Back when I was firing people for a living, I received some expert advice on how to approach these "final meetings" with compassion. The advice was pretty simple, actually: "Never forget that you have had weeks or months to get comfortable with this decision. You've talked about it, tried to help them improve, and made a very thoughtful determination. But it will come as a shock to them. Where you had weeks to prepare for the finality, they have had seconds. Respect the fact that people rarely respond well to new ideas, especially ones that seem crazy to them."
I loved that advice when I received it, and I appreciated it every time I sat across from someone and let them know that they had to leave. I was able to speak with compassion, not anger, and give them time to collect themselves in a very human way before we had to move on to reviewing their final paperwork and collecting their badge. It helped me, to be sure, but I think it also helped them a little bit as well, as they got just a little bit of time to collect themselves.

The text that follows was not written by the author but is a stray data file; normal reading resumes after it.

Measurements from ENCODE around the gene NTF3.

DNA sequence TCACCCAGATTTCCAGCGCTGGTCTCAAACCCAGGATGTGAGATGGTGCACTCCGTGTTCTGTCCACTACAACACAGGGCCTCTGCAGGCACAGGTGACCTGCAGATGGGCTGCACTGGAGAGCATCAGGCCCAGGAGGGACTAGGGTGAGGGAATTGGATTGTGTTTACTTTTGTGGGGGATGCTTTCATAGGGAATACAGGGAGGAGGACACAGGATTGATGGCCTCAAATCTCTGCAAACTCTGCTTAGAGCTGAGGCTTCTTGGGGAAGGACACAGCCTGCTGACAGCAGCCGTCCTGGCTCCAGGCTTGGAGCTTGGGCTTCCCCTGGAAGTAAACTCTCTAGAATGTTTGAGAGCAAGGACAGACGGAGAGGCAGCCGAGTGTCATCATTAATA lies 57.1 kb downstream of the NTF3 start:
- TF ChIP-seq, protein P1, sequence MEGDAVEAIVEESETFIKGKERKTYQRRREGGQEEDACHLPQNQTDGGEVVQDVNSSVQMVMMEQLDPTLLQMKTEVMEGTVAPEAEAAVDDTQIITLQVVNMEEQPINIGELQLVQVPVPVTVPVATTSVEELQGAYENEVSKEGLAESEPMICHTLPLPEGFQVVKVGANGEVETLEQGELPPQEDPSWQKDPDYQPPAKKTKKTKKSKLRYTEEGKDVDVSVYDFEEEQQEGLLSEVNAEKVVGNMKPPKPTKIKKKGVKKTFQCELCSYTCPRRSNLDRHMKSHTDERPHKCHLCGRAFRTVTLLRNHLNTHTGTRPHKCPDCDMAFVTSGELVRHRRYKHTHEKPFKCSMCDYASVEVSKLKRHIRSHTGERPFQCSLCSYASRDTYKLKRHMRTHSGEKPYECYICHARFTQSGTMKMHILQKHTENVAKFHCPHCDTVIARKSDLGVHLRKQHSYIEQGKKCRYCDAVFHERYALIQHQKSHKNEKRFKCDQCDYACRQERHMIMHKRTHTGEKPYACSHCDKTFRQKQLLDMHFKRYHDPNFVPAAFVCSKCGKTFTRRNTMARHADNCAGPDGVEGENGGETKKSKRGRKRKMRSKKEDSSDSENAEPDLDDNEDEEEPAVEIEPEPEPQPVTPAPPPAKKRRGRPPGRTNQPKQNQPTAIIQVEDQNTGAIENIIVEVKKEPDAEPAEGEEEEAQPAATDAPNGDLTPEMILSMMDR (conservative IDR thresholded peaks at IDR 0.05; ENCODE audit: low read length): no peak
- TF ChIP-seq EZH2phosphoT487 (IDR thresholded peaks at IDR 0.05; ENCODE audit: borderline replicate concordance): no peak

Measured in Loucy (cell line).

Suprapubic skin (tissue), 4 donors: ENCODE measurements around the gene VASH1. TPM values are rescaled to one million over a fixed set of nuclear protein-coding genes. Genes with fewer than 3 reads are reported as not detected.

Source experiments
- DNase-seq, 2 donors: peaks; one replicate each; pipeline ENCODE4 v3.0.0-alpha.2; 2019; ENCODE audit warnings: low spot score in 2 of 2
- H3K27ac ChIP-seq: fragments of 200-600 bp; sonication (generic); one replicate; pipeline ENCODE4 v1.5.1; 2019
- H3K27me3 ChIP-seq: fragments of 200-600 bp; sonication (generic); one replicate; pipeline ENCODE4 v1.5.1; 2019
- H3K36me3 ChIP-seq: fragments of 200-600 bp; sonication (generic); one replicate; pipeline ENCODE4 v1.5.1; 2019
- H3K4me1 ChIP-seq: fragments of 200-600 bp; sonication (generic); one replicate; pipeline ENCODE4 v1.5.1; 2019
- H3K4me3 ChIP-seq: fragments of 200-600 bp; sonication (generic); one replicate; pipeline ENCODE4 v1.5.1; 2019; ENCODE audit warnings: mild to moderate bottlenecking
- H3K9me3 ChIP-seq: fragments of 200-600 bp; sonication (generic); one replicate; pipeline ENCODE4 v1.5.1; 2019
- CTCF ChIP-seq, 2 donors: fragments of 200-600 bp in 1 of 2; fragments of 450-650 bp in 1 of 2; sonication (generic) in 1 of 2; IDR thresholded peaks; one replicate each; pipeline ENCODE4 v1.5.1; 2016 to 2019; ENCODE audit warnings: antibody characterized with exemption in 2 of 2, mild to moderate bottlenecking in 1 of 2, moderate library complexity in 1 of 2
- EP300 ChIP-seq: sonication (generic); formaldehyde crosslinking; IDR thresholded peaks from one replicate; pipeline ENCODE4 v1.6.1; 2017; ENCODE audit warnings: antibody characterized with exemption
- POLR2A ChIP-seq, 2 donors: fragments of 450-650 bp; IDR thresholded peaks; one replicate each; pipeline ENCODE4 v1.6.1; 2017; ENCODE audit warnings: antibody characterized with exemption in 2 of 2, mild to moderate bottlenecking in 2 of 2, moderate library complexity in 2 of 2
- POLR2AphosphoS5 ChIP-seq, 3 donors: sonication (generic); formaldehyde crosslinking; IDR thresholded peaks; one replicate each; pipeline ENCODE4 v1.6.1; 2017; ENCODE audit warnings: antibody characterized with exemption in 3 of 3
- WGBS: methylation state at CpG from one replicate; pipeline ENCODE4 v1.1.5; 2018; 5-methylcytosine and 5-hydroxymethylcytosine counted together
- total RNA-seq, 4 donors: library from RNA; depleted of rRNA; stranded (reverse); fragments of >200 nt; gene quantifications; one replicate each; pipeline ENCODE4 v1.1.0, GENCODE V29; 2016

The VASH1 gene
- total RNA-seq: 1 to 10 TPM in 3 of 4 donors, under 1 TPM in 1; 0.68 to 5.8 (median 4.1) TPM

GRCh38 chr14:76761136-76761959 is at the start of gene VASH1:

Over the past few years, I have tried to adopt the same approach with people outside the workplace who disagree with my viewpoints. Let's face it, my ideas about raising children, connected parenting, and unschooling are markedly different from the those of the majority of parents in the Western world. I know that, and I accept it. I have had many years over which to develop my views, starting long before I became a parent. Some of my ideas are relatively new to me, but they have all been grounded in an overall philosophy and approach to life that has been a quarter century in the making.
The point is, I did not just simply read about unschooling and connected parenting one day and suddenly become blindly evangelical about it.